Calling, passion, and creativity form store foundation.

Sharing space with a hair salon, It’s God’s Choice Christian Bookstore breaks the typical independent Christian retail mold. But the differences don’t end with its location; co-owner Thelma Lee views the business more like a pharmacy than a bookstore, and in some ways she doesn’t sell products so much as dispense prescriptions.

“I love what I do, and I’m serious about what I do,” she says. “If we don’t affect somebody in ways that change them, then what are we doing?”

That missional intent further sharpens the sense of focus she has about what she carries in the 600 or so square feet of space she occupies at D’s Hairstylists in Hyattsville, Maryland.

“I read what I carry because I minister with books,” she says. “Sometimes people will talk about what’s happening in their life, and I can recommend a book I’ve read that I know is sound.”

This cautious approach comes out of the seriousness with which Lee takes the call she says led to It’s God’s Choice opening in 2002. She had been working in another Christian bookstore for several years when God told her to be a distributor after that business closed. “I had always had a passion to help people,” Lee recalls, “but never for a bookstore. That came from God. He even gave me the name. He said, ‘It’s not your store, it’s My store.”


Though she had no business background or the funding to open her own store, Lee pressed ahead. She agreed to share space with an insurance company, but when her co-tenant’s plans fell through, It’s God’s Choice was forced into an online only operation for a year or so.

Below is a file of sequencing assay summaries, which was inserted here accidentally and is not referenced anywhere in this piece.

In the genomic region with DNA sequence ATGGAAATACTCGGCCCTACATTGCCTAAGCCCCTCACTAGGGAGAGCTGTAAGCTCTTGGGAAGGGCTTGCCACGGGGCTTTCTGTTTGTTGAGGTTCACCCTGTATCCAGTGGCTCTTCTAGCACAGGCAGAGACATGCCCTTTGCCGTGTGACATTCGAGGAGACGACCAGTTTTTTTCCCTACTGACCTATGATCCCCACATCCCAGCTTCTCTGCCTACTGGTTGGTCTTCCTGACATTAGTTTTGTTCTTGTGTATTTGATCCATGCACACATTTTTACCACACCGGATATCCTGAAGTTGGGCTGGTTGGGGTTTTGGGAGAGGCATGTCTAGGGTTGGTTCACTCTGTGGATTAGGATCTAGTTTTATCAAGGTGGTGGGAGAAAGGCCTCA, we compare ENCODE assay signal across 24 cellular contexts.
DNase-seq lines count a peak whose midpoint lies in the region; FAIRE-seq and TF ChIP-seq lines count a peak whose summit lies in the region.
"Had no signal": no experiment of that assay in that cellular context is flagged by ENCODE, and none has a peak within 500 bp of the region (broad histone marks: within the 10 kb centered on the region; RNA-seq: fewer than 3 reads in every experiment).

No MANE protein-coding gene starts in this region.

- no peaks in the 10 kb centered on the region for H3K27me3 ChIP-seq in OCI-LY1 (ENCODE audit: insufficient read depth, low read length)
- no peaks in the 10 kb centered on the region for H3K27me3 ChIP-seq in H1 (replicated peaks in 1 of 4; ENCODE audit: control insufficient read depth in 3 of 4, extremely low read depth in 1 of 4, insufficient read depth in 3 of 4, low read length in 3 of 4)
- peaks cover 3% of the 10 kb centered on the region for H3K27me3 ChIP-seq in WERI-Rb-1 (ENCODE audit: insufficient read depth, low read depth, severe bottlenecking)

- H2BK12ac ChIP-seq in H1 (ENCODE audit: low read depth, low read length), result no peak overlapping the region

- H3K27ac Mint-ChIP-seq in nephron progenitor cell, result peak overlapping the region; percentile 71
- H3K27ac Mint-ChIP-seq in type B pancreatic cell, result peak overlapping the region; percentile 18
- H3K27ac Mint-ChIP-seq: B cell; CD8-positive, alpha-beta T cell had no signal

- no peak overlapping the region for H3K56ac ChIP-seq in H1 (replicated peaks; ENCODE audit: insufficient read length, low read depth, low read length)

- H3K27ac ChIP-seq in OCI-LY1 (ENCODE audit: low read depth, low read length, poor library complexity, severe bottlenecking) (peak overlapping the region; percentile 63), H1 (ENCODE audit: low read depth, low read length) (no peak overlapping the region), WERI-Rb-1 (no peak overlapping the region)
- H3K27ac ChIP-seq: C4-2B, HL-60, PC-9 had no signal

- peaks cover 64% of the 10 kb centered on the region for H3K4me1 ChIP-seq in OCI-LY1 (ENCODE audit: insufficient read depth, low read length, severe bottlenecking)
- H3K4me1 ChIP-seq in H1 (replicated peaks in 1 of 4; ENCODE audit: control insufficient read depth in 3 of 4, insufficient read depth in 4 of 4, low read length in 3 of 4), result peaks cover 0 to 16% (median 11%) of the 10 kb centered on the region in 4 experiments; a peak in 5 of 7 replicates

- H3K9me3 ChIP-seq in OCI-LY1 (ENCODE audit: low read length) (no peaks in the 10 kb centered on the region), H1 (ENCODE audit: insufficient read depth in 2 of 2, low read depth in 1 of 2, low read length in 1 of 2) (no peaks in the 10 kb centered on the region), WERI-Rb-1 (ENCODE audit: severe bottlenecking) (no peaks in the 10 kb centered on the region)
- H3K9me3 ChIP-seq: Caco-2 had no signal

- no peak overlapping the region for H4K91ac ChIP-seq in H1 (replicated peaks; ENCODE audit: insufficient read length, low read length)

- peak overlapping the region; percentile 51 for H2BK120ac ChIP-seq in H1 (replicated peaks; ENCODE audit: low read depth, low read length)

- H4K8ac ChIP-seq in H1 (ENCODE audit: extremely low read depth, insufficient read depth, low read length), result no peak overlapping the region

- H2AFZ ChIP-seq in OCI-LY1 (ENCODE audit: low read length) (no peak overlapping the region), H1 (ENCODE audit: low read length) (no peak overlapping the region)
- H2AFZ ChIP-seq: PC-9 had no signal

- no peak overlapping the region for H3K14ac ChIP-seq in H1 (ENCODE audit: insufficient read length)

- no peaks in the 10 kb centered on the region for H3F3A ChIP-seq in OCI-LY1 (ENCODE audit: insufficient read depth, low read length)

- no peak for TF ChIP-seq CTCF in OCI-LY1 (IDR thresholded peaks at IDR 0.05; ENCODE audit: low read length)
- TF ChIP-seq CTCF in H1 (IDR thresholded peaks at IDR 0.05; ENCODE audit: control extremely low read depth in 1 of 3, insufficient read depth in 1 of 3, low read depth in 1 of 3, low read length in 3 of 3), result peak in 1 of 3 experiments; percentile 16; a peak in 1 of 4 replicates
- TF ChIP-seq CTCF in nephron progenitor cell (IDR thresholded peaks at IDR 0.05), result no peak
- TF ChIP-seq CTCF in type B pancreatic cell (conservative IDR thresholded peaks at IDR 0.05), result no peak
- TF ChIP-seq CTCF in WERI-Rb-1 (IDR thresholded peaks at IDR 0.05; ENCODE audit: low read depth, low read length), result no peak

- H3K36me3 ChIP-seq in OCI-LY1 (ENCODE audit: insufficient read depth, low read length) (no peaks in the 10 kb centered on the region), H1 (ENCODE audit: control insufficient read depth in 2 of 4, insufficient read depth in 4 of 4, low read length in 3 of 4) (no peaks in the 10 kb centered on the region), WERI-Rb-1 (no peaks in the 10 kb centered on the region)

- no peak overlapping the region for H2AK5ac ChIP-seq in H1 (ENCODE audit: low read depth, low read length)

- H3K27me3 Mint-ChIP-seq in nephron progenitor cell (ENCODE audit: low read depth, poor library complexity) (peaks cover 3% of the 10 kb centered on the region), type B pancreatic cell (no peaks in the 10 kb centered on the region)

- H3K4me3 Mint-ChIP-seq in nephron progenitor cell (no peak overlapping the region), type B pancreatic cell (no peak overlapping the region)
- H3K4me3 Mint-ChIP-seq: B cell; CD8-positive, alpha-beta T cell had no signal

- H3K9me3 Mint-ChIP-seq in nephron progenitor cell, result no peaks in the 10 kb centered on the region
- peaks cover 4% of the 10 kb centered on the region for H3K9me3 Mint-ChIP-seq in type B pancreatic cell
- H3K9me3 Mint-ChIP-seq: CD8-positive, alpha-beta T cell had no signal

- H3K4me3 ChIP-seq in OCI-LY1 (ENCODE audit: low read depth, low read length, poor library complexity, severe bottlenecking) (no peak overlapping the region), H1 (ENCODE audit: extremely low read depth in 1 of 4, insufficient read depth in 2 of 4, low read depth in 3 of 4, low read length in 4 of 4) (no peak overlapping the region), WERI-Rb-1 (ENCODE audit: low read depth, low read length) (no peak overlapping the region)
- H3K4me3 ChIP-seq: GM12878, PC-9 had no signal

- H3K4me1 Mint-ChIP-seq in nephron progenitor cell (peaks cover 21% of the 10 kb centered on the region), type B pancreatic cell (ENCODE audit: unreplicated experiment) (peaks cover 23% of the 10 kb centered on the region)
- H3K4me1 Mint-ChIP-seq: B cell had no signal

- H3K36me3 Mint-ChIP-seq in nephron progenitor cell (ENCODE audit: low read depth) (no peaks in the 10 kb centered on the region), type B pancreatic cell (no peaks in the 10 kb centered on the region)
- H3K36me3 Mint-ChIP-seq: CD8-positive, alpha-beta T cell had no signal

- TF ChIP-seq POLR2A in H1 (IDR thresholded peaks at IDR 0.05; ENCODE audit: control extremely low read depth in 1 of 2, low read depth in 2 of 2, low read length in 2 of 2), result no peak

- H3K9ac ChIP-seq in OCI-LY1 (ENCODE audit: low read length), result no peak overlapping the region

But when she went to have her hair styled at D’s, she felt prompted to ask about space sharing. “I have a call to do this,” she says emphatically of the revived store, “so I have to do it until God says He doesn’t want me to do it any more.”

When it comes to Bibles, Thelma recommends the King James Version, though she carries other translations. But shoppers are likely to get a loving lecture from the woman many called Mother. “I always advise them that there is no easier version of the Bible,” she says with a chuckle. “You can’t read the Bible like you do a book and say you’ve got it; you’ve to meditate on the Word of God to get a good understanding of what God is saying to you.”


Though moving into D’s has meant narrowing inventory, it has broadened Lee’s customer base a little. Hair clients will wander over to see what’s on display, including hats, scarves, and pocketbooks. Lee has trimmed back to small displays of gifts and church supplies. She carries one or two samples to give shoppers an idea of quality and style, with catalogs available to special order a particular item if she doesn’t have it in-store.

Church supplies do well. It’s God’s Choice services between 50 to100 local churches with communion supplies, Sunday school materials, and books for study groups.

Gospel music sheet music sales have also become an important part of the business, with customers in Australia, Africa, and Europe.


As income allows, the store supports New Broken Vessels, a nonprofit Lee founded to help moms and kids get away from difficult home situations and start over. One day she hopes to be able to open some kind of transitional accommodation.

The space-sharing arrangement at D’s illustrates the tenacity and flexibility with which Lee follows her calling. “Things have changed in the industry and we have to change, too, or we’re going to go out of business,” she says. “[But] you have to stick to your heart,” she adds, noting how she turned down an offer to sell lottery tickets and tobacco.“I can’t do that,” she says. “That’s totally against what I believe in. Money isn’t going to save me. I may never be rich in this life, but at least I know where my soul will rest in eternity.”

—Andy Butcher